How long does it take flesh-eating dermestid beetles to clean a deer skull? This time-lapse video shows you the answer.
European-styled skull mounts have taken off in popularity here in North America in recent years. And why not? They're cheaper than a shoulder mount and also take up less wall space while still preserving the memory of the hunt for years to come. Have you ever wondered how these deer mounts are made?
Most folks do it with a long slow boil, a pair of needle nose pliers, and a pressure washer. If you've ever tried this process yourself, you know what a pain in the butt it can be. It can take hours or even days to remove all the flesh still clinging to the bone.
However, some taxidermists producing the popular skinless mounts start with dermestid beetles. These little guys eat away any flesh and other soft tissue left after the taxidermist removes the skin, eyes, brains, and any excess flesh.
In little over a day, the beetles completely strip the leftover flesh off the bone. They also get in all those nooks and crannies that a human simply cannot reach. This video from Dakota Skulls shows one of their beetle colonies making short work of a customer's deer head. That's a heck of a lot easier than scraping and pressure washing it all off by hand!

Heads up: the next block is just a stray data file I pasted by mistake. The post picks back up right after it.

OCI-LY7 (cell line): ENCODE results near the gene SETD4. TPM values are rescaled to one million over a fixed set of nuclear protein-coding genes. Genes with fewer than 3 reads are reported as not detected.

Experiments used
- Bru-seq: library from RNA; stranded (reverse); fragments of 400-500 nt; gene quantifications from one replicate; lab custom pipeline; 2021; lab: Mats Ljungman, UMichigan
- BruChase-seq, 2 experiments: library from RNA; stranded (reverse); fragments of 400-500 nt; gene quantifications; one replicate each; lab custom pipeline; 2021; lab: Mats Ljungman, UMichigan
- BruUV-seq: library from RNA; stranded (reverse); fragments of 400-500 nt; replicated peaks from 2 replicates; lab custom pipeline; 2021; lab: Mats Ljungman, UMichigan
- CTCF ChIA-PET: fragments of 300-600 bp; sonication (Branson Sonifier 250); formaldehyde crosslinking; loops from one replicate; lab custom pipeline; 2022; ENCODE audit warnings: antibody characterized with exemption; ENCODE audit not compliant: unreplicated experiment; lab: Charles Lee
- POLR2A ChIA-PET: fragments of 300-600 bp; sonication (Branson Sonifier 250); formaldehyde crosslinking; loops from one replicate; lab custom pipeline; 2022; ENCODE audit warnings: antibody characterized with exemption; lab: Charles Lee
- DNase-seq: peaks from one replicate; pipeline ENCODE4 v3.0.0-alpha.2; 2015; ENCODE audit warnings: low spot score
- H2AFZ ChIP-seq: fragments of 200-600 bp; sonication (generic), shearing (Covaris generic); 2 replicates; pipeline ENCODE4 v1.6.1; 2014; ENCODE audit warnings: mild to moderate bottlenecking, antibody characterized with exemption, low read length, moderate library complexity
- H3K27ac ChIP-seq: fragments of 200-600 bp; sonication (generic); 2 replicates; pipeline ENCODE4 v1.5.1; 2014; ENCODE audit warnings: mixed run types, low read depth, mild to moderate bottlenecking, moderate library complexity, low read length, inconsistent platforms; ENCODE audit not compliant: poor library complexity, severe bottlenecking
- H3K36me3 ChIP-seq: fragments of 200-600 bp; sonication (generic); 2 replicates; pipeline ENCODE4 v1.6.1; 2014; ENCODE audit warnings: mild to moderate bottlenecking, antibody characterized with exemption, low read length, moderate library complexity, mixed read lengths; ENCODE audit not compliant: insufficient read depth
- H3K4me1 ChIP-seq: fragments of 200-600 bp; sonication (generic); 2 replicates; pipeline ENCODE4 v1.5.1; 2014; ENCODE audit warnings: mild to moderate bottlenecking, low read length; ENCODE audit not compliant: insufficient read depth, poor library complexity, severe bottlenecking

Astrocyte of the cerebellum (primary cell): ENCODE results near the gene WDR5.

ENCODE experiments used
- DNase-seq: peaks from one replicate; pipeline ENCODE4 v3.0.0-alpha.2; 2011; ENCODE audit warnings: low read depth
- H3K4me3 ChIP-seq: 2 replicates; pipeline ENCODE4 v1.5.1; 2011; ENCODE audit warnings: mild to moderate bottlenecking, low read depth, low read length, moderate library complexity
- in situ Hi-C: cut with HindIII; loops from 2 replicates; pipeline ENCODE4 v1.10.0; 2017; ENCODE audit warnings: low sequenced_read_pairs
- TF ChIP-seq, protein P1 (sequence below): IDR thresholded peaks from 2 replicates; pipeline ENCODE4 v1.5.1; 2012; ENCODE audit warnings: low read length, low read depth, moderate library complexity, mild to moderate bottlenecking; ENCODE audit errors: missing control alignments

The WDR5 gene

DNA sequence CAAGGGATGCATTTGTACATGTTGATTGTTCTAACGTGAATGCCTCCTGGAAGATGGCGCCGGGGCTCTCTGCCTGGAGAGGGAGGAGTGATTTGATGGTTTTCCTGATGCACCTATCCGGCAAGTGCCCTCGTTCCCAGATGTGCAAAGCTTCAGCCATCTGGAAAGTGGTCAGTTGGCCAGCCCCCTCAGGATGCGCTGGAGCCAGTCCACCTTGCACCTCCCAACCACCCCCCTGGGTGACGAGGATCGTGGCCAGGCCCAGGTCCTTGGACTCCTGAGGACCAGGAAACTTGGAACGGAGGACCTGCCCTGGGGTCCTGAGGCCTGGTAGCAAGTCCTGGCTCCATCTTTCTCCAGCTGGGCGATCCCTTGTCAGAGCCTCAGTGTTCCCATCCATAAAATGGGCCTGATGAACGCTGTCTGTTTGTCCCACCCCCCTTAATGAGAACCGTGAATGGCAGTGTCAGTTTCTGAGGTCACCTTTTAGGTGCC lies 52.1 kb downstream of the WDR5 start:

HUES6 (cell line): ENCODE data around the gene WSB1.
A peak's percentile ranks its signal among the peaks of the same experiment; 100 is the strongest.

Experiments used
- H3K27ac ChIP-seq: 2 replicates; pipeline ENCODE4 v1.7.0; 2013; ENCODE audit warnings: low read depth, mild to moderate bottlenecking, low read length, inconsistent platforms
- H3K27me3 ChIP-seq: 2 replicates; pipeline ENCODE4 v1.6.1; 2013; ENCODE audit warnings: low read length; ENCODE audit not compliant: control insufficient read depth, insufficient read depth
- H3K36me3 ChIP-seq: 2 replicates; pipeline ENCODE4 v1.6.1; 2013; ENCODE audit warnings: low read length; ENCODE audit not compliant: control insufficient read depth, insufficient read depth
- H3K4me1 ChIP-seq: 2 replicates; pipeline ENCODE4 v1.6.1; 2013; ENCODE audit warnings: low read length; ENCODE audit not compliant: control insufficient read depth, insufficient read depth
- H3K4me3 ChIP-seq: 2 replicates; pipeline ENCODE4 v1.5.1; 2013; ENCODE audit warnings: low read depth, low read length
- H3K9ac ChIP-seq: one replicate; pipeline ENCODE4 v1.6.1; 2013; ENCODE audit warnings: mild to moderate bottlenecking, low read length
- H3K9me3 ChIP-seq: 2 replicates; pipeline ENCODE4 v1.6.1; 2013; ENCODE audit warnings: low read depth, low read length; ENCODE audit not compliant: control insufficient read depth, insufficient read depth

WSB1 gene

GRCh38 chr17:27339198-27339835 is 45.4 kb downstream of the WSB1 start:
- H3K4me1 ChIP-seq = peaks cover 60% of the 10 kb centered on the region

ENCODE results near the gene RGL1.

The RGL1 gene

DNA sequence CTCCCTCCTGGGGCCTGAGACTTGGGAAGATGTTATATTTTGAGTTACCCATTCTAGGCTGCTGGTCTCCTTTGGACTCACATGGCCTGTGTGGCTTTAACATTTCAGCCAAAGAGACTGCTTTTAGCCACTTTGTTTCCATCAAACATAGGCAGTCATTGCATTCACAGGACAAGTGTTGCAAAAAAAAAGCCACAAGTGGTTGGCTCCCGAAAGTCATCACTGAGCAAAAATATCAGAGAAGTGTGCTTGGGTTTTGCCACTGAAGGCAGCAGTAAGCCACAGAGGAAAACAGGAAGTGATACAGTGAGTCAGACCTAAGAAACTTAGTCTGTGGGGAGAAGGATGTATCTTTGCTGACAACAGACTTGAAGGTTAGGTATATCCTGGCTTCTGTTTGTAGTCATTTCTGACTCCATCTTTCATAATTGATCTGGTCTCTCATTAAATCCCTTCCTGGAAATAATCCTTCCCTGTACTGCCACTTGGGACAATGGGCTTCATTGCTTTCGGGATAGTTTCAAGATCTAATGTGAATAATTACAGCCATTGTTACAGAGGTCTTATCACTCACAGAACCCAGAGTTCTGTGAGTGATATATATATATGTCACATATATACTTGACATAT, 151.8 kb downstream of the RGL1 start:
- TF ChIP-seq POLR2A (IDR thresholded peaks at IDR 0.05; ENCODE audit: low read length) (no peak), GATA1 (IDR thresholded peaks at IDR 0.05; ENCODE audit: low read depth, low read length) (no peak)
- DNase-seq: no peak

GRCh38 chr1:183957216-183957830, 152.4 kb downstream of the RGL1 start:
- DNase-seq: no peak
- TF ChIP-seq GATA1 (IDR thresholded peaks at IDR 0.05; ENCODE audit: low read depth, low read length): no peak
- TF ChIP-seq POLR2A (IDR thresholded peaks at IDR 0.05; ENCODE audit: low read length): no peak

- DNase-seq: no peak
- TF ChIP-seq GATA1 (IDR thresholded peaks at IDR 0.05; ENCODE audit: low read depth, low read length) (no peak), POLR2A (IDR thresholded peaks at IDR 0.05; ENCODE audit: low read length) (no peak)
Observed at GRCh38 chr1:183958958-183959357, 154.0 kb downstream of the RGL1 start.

After the bugs are done, a quick wash, followed by some careful application of a bleaching agent to even out the color, and the skull is ready to finish and mount.
If you're interested in keeping a colony of dermestids to clean skulls and bones, you can order them online.
There are other DIY skull cleaning methods involving boiling, burying, or pressure washing skulls.
But, you have to admit, those beetles are pretty efficient. They sure earn their keep.